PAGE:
Mark Meadows and Jim Jordan seem to be a little unfamiliar with criminal procedures and federal investigations and posed several questions to their readers in an op-ed in the Washington Examiner. The questions are relatively basic, so here are the answers.
Question 1: If George Papadopoulos was central to the FBI’s investigation of the Trump campaign, why did the FBI wait more than 6 months to interview him in late January and again in February? And even if they were trying to keep the probe quiet during the 2016 election, why wait more than 2 months after Election Day?
ANSWER: The way the FBI works with witnesses, the FBI will interview targets of investigations last, after the FBI has a handle on the facts. This is true for fraud cases, drug conspiracies, and most other criminal cases. Armed with these facts, they can pressure the suspect or witness to be truthful. Sometimes, these interviews even occur after indictments are handed out.
Question 2: If Papadopoulos was so critical to the investigation, why did the FBI get a Foreign Intelligence Surveillance Act, or FISA, warrant on Carter Page in the summer of 2016 but not on Papadopoulos, the alleged central player?
ANSWER: Here, you are assuming Papadopoulos is the alleged central player. Again, in most conspiracy cases, the first defendants to get indicted are the minor participants. Just because a tip prompted an investigation, doesn’t mean the subject of the tip itself is the most critical piece. For example, drug conspiracies often start with a routine traffic stop of someone associated with a minor participant (a buyer, perhaps). The FBI will initiate an investigation and determine who the bigger players might be.
Question 3: If Papadopoulos was key to a collusion investigation and evidence existed supporting that claim, why would Bruce Ohr, the former DOJ official married to Fusion GPS’ investigator, meet with Christopher Steele, author of the so-called “Trump dossier” hired by the Clinton campaign, before and after the election?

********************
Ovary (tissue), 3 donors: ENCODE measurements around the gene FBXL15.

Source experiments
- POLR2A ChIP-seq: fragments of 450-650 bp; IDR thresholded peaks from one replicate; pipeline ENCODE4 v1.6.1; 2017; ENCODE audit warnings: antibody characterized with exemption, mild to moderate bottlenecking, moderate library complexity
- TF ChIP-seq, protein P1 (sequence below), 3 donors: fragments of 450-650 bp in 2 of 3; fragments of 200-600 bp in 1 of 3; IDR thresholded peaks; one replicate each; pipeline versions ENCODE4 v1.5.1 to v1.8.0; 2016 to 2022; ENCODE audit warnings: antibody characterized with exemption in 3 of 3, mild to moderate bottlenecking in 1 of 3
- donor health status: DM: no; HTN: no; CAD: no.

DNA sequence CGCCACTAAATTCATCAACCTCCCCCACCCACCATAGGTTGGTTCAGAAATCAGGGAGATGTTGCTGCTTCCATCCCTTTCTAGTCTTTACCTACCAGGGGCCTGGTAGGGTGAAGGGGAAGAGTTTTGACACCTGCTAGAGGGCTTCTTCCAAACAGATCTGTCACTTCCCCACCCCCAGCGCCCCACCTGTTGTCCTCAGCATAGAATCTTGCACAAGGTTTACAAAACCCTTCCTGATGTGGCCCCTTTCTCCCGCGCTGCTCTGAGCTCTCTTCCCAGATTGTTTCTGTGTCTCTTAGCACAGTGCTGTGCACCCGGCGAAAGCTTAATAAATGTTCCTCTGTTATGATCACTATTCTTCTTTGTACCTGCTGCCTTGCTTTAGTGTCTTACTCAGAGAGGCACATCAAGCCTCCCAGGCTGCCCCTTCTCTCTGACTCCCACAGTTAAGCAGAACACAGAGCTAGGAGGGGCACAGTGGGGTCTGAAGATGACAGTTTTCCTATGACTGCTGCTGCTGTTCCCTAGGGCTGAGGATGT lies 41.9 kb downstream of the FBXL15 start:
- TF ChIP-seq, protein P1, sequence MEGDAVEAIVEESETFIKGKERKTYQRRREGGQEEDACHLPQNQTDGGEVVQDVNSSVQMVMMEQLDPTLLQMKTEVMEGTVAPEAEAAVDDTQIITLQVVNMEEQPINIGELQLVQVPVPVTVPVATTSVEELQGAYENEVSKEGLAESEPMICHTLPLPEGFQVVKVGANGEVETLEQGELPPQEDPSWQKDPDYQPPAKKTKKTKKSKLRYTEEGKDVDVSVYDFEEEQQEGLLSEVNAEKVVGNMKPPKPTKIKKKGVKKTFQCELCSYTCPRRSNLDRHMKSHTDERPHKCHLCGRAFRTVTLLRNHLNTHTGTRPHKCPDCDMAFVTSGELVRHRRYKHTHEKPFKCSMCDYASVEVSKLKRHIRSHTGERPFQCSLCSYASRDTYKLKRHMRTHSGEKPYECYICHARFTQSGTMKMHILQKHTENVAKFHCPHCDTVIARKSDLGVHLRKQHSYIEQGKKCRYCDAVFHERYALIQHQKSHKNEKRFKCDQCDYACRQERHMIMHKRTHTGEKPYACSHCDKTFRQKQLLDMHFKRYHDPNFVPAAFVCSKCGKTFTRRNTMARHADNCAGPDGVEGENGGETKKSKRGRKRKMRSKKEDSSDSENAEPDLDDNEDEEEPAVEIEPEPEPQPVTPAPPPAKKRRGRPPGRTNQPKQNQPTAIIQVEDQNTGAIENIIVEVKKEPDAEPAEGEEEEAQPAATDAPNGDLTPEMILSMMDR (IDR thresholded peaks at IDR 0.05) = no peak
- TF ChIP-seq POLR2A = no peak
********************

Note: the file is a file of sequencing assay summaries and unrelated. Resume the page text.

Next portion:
ANSWER: Again, you make an assumption that Papadopoulos was the key to the investigation when the tip about him may have been only what prompted the investigation. Also, part two of this question is irrelevant as it pertains to part one.
Question 4: Why would former FBI Director James Comey brief President Obama and President-Elect Trump on the contents of the Russian dossier, but not do the same thing on this campaign staffer’s alleged collusion?
ANSWER: I think it was pretty clear, the president was briefed because the dossier was about to be made public and contained very embarrassing allegations. The Government will never show its hand unless information is already in the public realm.
Question 5: Why won’t the FBI answer questions from Congress on this very topic? Why do they continue to refuse transparency on whether they paid Christopher Steele for the Russian Dossier? We in Congress have asked them repeatedly to tell us what was in the application they took to the FISA Court to get a warrant for spying on the Trump campaign. Did they use the dossier in their application? This demands an answer.
ANSWER: No sane person would want an investigative organization to lay out what they know at the outset. It would give the targets a chance to prep their defense and any statements to align with the facts. Once a case is indicted, discovery will then be shared pursuant to federal rules of criminal procedure. In many cases, however, even after indictment, the Government will seek a protective order on discovery, barring any parties from copying and sharing it. Obviously, there are members of Congress who are loyal disciples of the President and/or other potential targets of the investigation and who would not be able to abide by any protective order. That being said, I’m sure if there was an issue of national security involved, some select members of the House or Senate would probably be briefed as the situation necessitates.